Leading economists agree that historically, government mandates to increase the minimum wage have increased the cost of low-skilled labor without any improvements in productivity. Currently, Hawaii employers pay a total of 12 percent in payroll taxes, which include taxes for social security, Medicare, as well as federal and state unemployment contributions. This means that a $1 increase in the minimum wage actually increases the cost of minimum-wage labor for employers by $1.12. Under the current proposal, the minimum wage will increase from $7.25 to $10.10 over a three-year period. Translation:  the annual full-time costs for low-skilled labor (40 hour workweek) will increase by $6,642, which represents a 39% increase. With such a large increase, it remains to be seen how these employers will respond.

According to economic theory, large increases in the cost of labor without offsetting increases in productivity could lead to either higher prices of goods and services or reduced employment. In Hawaii, since minimum-wage workers represent such a small proportion of the labor force, it is reasonable to assume that the adverse economic effects of the minimum wage raise will be limited to specific businesses and industries.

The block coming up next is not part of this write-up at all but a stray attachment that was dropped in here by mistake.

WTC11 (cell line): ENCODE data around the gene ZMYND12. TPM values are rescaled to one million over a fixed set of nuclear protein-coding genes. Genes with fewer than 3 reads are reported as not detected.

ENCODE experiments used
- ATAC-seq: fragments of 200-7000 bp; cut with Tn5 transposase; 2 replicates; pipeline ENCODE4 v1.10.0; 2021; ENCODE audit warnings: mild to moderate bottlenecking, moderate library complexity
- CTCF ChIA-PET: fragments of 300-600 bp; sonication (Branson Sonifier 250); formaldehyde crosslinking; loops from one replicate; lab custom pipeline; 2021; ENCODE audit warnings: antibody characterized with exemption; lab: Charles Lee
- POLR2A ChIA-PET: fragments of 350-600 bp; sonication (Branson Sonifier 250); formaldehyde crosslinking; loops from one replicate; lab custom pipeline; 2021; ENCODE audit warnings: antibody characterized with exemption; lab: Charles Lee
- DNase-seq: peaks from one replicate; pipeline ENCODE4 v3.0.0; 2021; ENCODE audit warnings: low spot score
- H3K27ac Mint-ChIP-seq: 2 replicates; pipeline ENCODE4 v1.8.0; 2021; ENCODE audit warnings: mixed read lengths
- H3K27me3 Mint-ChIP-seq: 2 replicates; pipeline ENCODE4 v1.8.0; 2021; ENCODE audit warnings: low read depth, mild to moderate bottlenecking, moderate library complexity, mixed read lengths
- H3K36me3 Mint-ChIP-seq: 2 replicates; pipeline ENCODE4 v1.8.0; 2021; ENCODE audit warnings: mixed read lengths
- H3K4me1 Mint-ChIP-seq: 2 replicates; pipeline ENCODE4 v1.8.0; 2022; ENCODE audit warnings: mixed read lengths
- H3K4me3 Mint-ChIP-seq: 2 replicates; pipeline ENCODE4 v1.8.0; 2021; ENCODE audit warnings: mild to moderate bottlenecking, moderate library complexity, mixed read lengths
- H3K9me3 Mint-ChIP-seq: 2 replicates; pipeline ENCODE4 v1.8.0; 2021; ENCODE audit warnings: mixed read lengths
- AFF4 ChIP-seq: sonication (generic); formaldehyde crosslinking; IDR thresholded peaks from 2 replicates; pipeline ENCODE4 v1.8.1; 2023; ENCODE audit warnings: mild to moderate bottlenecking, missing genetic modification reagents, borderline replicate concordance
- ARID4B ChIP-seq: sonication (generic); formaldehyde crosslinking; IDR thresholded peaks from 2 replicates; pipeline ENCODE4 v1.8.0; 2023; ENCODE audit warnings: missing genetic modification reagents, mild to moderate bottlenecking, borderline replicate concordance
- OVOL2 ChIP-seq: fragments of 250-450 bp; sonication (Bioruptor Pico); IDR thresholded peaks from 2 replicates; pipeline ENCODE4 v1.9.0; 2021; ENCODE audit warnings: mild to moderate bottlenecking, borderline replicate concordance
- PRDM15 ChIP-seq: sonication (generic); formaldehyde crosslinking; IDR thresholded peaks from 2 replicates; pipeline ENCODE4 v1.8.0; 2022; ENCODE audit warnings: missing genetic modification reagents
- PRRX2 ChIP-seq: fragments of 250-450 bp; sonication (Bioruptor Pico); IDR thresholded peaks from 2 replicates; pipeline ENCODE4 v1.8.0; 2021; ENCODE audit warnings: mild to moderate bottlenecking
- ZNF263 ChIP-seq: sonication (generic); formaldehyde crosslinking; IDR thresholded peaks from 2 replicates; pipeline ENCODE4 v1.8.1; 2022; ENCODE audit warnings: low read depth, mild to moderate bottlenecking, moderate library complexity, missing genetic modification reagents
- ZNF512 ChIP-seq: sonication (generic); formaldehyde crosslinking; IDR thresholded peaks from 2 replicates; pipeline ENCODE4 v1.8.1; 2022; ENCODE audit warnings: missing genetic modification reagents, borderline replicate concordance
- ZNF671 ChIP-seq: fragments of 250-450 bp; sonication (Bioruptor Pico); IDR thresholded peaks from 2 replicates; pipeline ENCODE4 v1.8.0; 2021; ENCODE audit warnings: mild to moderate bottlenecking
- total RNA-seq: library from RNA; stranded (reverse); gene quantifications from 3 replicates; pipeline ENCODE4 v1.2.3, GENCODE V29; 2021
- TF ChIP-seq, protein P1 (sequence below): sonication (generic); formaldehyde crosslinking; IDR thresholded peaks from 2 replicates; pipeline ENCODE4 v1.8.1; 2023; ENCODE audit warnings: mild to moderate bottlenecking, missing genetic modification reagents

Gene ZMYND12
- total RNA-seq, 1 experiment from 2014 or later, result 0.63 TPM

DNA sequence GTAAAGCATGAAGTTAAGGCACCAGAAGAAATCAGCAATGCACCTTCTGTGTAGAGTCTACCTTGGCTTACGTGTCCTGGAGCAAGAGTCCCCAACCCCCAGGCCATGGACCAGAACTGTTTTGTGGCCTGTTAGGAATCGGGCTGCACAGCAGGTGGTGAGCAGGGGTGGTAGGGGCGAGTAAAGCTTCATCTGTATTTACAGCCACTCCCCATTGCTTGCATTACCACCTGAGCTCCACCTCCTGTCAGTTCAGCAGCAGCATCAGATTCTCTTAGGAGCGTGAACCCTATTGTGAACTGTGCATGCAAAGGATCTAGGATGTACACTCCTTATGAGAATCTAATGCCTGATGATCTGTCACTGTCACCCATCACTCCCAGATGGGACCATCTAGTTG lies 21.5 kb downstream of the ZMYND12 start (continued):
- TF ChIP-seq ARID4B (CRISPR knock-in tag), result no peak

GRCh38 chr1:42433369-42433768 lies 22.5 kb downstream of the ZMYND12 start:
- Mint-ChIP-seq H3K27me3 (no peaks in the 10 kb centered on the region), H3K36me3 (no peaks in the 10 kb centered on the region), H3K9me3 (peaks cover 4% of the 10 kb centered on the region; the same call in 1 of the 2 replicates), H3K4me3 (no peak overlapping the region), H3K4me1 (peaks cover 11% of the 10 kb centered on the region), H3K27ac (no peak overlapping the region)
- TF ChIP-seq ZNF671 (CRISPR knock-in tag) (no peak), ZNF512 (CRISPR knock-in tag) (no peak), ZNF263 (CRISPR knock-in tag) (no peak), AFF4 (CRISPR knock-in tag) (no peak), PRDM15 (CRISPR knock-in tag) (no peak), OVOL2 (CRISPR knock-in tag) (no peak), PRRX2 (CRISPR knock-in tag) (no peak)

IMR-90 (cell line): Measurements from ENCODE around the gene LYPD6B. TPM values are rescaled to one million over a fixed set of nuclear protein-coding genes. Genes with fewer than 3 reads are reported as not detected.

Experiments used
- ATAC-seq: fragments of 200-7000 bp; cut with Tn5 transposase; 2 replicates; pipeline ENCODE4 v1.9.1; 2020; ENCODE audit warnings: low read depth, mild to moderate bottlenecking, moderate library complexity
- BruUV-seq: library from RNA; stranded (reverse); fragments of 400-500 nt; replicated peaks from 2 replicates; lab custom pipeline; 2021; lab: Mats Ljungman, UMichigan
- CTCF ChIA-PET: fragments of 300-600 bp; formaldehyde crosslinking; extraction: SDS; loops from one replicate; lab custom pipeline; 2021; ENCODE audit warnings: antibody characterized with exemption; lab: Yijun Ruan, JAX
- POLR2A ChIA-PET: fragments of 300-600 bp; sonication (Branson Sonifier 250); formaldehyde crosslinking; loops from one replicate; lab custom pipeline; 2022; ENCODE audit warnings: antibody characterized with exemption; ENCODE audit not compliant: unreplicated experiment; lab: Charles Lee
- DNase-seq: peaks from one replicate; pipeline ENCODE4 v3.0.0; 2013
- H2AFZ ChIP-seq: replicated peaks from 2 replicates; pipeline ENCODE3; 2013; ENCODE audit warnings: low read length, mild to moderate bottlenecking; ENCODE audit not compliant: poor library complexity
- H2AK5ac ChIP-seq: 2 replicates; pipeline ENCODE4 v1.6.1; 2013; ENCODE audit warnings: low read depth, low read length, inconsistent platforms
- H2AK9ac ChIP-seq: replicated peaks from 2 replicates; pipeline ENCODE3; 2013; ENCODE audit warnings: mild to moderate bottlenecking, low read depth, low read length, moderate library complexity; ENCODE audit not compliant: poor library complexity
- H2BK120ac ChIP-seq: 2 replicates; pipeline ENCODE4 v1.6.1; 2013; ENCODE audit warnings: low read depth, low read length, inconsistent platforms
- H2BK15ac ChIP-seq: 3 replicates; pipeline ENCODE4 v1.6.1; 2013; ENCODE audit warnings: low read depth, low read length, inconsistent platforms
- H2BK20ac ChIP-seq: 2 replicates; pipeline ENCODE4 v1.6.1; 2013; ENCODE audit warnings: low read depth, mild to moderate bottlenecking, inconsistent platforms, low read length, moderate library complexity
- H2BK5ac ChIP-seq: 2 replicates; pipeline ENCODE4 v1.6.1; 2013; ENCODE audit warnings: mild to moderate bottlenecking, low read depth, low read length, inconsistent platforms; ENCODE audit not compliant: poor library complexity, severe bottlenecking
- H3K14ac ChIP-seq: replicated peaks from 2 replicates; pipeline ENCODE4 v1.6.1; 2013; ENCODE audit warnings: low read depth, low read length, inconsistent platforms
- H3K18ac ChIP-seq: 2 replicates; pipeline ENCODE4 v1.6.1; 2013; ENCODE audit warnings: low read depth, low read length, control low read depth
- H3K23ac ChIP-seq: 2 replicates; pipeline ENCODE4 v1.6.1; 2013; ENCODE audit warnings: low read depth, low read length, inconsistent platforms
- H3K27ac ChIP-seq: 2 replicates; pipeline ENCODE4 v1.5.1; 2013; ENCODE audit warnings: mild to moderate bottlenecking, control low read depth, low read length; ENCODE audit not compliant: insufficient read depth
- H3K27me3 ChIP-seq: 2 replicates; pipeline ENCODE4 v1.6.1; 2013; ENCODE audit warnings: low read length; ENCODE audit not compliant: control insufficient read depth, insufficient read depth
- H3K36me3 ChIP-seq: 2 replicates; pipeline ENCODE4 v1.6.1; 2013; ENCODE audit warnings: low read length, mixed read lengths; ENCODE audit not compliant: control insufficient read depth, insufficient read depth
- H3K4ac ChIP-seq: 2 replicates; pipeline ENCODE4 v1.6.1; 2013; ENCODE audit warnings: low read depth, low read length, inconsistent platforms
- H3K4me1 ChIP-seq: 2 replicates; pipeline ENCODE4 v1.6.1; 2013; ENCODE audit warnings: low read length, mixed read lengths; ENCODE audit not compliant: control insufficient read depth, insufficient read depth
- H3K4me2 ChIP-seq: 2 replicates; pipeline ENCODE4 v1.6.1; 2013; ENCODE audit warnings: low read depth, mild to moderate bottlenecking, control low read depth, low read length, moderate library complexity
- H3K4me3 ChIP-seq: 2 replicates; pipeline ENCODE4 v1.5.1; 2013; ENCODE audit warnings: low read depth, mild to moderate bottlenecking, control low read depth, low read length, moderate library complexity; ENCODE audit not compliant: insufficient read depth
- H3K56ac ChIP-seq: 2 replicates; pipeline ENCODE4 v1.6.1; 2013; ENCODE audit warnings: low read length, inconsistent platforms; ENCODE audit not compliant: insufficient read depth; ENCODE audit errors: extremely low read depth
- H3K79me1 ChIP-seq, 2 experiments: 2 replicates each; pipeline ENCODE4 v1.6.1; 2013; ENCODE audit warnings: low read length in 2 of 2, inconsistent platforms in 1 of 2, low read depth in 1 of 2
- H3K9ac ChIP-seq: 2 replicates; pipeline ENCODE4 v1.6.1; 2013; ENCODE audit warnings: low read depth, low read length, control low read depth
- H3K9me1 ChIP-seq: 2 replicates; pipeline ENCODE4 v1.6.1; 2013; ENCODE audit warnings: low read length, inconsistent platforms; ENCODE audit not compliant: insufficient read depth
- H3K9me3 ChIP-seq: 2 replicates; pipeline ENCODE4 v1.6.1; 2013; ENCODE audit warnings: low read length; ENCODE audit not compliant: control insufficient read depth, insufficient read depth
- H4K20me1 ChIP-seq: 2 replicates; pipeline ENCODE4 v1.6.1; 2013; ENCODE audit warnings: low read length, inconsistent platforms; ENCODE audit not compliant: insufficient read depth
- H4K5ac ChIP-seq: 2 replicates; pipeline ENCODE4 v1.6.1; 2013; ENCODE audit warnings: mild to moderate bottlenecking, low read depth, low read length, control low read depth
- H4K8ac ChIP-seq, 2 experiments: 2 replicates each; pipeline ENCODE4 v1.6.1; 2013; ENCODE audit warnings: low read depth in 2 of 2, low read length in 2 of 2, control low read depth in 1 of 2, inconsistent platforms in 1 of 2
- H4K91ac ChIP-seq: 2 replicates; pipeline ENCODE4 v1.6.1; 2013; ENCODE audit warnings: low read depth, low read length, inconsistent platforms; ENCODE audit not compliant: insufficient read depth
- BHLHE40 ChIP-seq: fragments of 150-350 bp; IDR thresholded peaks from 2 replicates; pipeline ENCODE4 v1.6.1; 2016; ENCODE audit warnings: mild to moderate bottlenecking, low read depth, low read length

3.     Raising the minimum wage will not lift working families out of poverty.

No empirical evidence in contemporary economic literature suggests that a minimum wage increase will reduce poverty. Multiple studies during the last decade have generally concluded that past minimum wage increases had no effect on poverty. As a public policy strategy, a minimum wage increase could prove successful in improving living standards of low-income working families only if a larger proportion of the minimum-wage earners are members of low-income households. However, since less than 25% of minimum-wage earners are estimated to be heads of households, a minimum wage increase will provide no more than symbolic support to low-income working families.